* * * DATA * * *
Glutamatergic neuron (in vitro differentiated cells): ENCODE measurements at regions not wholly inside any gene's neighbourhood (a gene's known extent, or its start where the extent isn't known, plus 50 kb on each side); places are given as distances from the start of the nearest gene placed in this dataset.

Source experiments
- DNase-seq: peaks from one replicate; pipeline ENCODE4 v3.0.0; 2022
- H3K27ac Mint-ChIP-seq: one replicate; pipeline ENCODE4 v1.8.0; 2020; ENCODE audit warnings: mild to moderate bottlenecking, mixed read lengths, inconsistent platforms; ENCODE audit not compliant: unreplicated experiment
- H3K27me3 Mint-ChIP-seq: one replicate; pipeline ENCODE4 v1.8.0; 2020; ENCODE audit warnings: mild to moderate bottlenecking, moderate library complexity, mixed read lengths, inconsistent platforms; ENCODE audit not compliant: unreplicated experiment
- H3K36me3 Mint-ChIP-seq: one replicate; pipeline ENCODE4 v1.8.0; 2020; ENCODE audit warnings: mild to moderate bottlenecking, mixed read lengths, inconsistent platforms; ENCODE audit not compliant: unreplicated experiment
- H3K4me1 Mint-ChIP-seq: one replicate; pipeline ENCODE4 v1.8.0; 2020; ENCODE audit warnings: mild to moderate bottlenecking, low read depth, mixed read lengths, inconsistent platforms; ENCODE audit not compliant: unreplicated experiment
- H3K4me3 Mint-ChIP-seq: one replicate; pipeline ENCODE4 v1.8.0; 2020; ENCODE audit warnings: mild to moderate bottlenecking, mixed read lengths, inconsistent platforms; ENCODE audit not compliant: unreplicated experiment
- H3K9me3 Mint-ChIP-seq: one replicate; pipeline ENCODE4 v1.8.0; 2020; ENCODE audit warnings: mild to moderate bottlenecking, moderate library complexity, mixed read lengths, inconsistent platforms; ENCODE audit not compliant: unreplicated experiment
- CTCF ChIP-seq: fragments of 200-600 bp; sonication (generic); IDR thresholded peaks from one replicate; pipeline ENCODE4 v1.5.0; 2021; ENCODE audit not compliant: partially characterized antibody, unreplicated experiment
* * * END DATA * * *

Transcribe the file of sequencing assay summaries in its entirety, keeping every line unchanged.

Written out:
Glutamatergic neuron (in vitro differentiated cells): ENCODE measurements at regions not wholly inside any gene's neighbourhood (a gene's known extent, or its start where the extent isn't known, plus 50 kb on each side); places are given as distances from the start of the nearest gene placed in this dataset.

Source experiments
- DNase-seq: peaks from one replicate; pipeline ENCODE4 v3.0.0; 2022
- H3K27ac Mint-ChIP-seq: one replicate; pipeline ENCODE4 v1.8.0; 2020; ENCODE audit warnings: mild to moderate bottlenecking, mixed read lengths, inconsistent platforms; ENCODE audit not compliant: unreplicated experiment
- H3K27me3 Mint-ChIP-seq: one replicate; pipeline ENCODE4 v1.8.0; 2020; ENCODE audit warnings: mild to moderate bottlenecking, moderate library complexity, mixed read lengths, inconsistent platforms; ENCODE audit not compliant: unreplicated experiment
- H3K36me3 Mint-ChIP-seq: one replicate; pipeline ENCODE4 v1.8.0; 2020; ENCODE audit warnings: mild to moderate bottlenecking, mixed read lengths, inconsistent platforms; ENCODE audit not compliant: unreplicated experiment
- H3K4me1 Mint-ChIP-seq: one replicate; pipeline ENCODE4 v1.8.0; 2020; ENCODE audit warnings: mild to moderate bottlenecking, low read depth, mixed read lengths, inconsistent platforms; ENCODE audit not compliant: unreplicated experiment
- H3K4me3 Mint-ChIP-seq: one replicate; pipeline ENCODE4 v1.8.0; 2020; ENCODE audit warnings: mild to moderate bottlenecking, mixed read lengths, inconsistent platforms; ENCODE audit not compliant: unreplicated experiment
- H3K9me3 Mint-ChIP-seq: one replicate; pipeline ENCODE4 v1.8.0; 2020; ENCODE audit warnings: mild to moderate bottlenecking, moderate library complexity, mixed read lengths, inconsistent platforms; ENCODE audit not compliant: unreplicated experiment
- CTCF ChIP-seq: fragments of 200-600 bp; sonication (generic); IDR thresholded peaks from one replicate; pipeline ENCODE4 v1.5.0; 2021; ENCODE audit not compliant: partially characterized antibody, unreplicated experiment